Before blockchain, to secure this function, the registry body had to physically maintain the relevant infrastructure, such as an archive building with racks and folders for the paper registry of the past or a data center operating a database with the respective software. Either technology was vulnerable, and data corruption or loss could be irreversible. Thus, it required highly limited access by those who could administer the system and make records. 

Registration meant restricting this function to authorized individuals like registrars or notaries. In contrast, blockchain allows registries to be maintained electronically without such vulnerabilities, enabling practically an unlimited number of users to make direct entries themselves on a blockchain-enabled registry without the threat of crashing the database. This applies only to blockchain, not to permissioned DLTs. The latter, being publicly exposed, would not be able to withstand severe denial-of-service attacks (DDoS) and the like; the loss of data is as much a threat as with other older technologies.

The old system requires the separation of two acts: committing to a deal and then registering it. In the first act, the parties involved sign their agreement (the title deed). Then, in the second act, they bring it to the registrar to make an official record of their deed in the registry, which serves as the source of truth about who owns what.

In many countries, statute laws establish that the moment of title conveyance is considered to occur when the deed is registered by an official body. The parties are not allowed to make the record in the registry themselves, as explained above, because the centralized technology is simply fragile enough to let that happen. Blockchain represents a game changer because, for the first time in history, it can serve as an impartial source of truth without the oversight of the registry authority. This means that the two separate acts—agreement and registration—can merge into a single blockchain transaction. A transaction executed within the algorithms of a smart contract, once published on the blockchain, serves as a definitive registry record.

Maintaining infrastructure is not the only function of the land authority. Registration in many countries involves more than just recording whatever the parties bring to the land office. It requires verification of the deal, and in some countries, the deal must be examined by a notary. To achieve independence from third parties would mean automating all these functions. Only then can we fully unlock the advantages of programmable relations through smart contracts that enable DAOs, defi, and other facets of the Digital Economy.

The bad news for those who believe in total disintermediation is that we will still need the registrar. It appears there are plenty of situations where a third authoritative party is necessary, such as to resolve disputes (hence, the registrar might need to execute a court ruling), in cases of inheritance, or loss of private keys (crypto wallet), when the owner or successor cannot gain access. The land registry application, which I refer to as Blockchain Estate Registry, needs to be designed in a way that provides administrative access to ensure the rule of law. Yet, I estimate that nine out of ten real estate transactions will not require any direct participation from the land authority, as registration will become a seamless and automatic procedure.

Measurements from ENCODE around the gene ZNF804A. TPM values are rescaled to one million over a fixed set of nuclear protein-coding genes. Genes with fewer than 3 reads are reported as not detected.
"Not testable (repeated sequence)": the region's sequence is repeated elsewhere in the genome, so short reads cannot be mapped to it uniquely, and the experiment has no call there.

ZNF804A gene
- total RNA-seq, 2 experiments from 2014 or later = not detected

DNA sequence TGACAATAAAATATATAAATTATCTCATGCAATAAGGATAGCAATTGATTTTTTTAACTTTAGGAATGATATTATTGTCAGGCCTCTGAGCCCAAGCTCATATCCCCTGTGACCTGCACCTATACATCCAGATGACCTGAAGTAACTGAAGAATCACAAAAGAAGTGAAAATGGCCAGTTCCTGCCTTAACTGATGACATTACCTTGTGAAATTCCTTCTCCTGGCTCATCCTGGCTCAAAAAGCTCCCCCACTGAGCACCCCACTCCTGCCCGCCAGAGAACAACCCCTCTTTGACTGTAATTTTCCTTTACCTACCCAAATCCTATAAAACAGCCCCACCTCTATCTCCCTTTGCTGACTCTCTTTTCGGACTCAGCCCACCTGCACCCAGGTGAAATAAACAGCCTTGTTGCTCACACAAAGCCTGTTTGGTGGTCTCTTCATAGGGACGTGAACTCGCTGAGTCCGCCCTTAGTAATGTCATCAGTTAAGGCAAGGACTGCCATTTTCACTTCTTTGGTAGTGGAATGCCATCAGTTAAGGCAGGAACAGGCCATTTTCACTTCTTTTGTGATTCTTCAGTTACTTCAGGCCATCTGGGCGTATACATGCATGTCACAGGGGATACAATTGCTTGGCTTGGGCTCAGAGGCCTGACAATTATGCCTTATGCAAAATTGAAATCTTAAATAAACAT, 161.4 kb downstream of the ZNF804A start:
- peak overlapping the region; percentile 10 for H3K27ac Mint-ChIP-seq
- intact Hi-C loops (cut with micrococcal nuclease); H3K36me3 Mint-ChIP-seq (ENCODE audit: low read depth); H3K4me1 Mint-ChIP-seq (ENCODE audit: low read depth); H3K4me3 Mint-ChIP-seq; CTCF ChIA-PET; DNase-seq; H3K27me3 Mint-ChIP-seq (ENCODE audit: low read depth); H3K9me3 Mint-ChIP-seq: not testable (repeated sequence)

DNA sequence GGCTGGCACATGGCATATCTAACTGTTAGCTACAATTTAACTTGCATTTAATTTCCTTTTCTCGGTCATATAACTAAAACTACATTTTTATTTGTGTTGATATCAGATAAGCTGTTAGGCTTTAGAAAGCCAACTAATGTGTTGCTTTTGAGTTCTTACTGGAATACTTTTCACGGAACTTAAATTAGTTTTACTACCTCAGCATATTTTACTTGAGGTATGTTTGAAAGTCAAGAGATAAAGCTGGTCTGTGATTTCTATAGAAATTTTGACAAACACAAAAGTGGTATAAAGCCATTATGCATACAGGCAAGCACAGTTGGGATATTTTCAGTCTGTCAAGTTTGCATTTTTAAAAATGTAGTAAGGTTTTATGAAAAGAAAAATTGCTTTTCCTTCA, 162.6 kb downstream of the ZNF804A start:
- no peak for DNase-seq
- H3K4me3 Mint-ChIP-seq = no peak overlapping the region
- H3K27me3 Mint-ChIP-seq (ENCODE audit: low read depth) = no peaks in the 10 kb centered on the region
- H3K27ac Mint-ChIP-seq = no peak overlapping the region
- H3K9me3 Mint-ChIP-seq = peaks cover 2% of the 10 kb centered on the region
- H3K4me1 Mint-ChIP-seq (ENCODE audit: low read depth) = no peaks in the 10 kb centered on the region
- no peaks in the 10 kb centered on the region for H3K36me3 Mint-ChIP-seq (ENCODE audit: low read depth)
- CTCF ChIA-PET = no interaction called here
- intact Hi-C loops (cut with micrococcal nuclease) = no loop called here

In summary, traditional land systems cannot fully embrace the innovative potential of the emerging digital economy, with its DAOs, dApps, defi, and so forth, as they are vulnerable and dependent on the supervision of land authorities and other intermediaries, which become bottlenecks for progress. Blockchain technology addresses this by securing data in a decentralized, open public infrastructure, mitigating the risk of irreversible loss in property registries, and paving the way for automating intermediary functions.

The concept of the Blockchain Estate Registry illustrates this shift, proposing a system where most transactions can be automatically verified and registered without human intervention. It is important to note, however, that blockchain does not inherently guarantee immutability; this is contingent upon the network’s scale. Smaller networks may be susceptible to certain types of attacks, whereas larger, more established networks are typically more resilient. Therefore, for public registries, the choice of blockchain should favor those with a longstanding history and substantial community. 

Nevertheless, I advocate for the adoption of a multi-chain system through a cross-blockchain protocol. This approach addresses common concerns related to blockchain technology, such as bandwidth, scalability, transaction speed, and cost, making it a viable solution for public property registries. This topic merits further discussion.

Oleksii Konashevych

Oleksii Konashevych holds a Ph.D. in Law, Science, & Technology and has been an academic researcher in blockchain technology since 2016. His Ph.D. thesis focused on the tokenization of real estate on the blockchain. In 2021, he was invited to speak at the Australian Senate. The conclusions of his research about a new generation property registry using blockchain were adopted as recommendations by the Senate ‘Fintech’ Select Committee and were presented to the National Cabinet to instigate a blockchain pilot project with the land registry. He is also the author of the YouTube channel “Blockchain State.”